When you hear statements that sound like a limiting belief then ask, "When did you decide that?" This will give you the referent event. The next step is to update the decision and make a new one that will serve you. For example, "From this day forth I give myself permission to be a success in business." "From this day forth I will bring in to my life whatever I put my mind to."

Metaphors as frames of mind.

A metaphor is a figure of speech that is used to describe how something is like something else. Technically, "He is a lion.", is a metaphor. And, "He is like a lion." or, "He is as brave as a lion." is a simile. And, "The predatory behaviour of the telemarketer is much like that of a lion that is relentless in running down its prey" is an analogy but for the purposes of this article we can group them together and call them metaphors.

Metaphors invite us to think about things in a different light such that it changes what the object, event or action means to us. Change the metaphor, change the meaning, change the frame of mind, change the state and change the behaviour.

In April 1994 the Hutu regime conspired to murder the entire Tutsis population of Rwanda. One radio announcer on 'hate radio' who helped coordinate the genocide used the metaphor, "Cut the tall trees.", as a metaphor to kill Tutsis. Tutsis were also referred to as "cockroaches". Many of the Hutu soldiers were armed with machetes so they used the term 'to chop Tutsis'. So as long as they were just chopping tall trees or chopping cockroaches they were not killing people.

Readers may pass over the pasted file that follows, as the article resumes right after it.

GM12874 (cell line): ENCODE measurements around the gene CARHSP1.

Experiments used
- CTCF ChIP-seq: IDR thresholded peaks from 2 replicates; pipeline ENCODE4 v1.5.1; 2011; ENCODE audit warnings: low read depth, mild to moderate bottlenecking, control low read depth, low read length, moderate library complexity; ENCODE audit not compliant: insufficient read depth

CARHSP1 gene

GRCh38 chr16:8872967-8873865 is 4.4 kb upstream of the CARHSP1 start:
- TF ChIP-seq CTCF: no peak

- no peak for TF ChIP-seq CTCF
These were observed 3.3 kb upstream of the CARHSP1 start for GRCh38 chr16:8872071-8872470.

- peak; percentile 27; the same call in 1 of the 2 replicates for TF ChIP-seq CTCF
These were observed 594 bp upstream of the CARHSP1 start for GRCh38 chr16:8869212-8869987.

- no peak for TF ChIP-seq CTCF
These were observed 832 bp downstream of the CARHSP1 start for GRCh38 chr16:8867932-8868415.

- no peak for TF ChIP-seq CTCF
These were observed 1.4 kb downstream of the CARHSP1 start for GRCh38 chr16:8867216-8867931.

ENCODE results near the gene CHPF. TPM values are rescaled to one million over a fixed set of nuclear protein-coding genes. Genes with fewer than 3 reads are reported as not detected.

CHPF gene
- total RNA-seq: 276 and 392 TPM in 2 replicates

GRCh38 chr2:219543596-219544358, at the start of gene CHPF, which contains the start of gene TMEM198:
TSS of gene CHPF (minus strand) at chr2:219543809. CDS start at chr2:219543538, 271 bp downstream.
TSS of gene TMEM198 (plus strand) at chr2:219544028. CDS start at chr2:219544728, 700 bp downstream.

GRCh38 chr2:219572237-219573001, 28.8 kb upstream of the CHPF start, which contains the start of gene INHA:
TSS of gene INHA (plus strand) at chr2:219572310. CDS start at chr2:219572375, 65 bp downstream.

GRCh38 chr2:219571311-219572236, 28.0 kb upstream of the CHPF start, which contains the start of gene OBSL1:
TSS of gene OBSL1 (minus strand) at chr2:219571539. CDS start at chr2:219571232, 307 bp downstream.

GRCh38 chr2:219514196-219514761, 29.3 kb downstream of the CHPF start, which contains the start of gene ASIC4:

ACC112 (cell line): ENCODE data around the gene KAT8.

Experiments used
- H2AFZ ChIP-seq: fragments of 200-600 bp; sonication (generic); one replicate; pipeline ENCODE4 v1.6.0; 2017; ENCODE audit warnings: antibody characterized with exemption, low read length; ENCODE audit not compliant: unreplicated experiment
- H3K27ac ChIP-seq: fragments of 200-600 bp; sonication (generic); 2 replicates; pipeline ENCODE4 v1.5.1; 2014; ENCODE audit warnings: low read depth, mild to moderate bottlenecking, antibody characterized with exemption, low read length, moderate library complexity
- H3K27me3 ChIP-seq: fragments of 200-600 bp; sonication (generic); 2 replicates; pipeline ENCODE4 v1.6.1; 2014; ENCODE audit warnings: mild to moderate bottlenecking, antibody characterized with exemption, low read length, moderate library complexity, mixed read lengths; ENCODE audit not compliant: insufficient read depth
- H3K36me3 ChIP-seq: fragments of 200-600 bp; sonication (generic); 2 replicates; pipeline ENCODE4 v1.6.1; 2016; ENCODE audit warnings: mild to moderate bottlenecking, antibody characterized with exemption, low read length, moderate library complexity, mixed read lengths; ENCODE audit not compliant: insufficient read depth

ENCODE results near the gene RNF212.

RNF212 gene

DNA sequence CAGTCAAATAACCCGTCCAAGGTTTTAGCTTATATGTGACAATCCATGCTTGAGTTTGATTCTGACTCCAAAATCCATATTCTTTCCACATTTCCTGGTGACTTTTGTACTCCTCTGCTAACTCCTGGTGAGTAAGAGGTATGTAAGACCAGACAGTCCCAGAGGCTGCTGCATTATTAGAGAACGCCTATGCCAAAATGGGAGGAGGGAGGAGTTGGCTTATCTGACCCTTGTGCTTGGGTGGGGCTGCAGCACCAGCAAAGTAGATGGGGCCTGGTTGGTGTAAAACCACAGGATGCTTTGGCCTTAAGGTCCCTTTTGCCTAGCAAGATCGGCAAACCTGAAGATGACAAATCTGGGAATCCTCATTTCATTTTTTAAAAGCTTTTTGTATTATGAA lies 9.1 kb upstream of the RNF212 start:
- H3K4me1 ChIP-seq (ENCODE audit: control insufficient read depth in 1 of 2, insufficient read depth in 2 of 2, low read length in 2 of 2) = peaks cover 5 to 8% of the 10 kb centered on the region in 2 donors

Metaphors are powerful in how they frame behaviour but meaning is not inherent in an object or an event - we are the meaning makers and as such we can change the meaning and in doing so change the behaviour.

Euphemisms and other language as frames of mind.

A euphemism replaces a harsh specific term like, kill, and replaces it with a less offensive term like, take him out. A hired murderer becomes a hit-man. One country does not drop bombs on another country they just take kinetic action. People don't get blind drunk they just get wasted, plastered or blotto.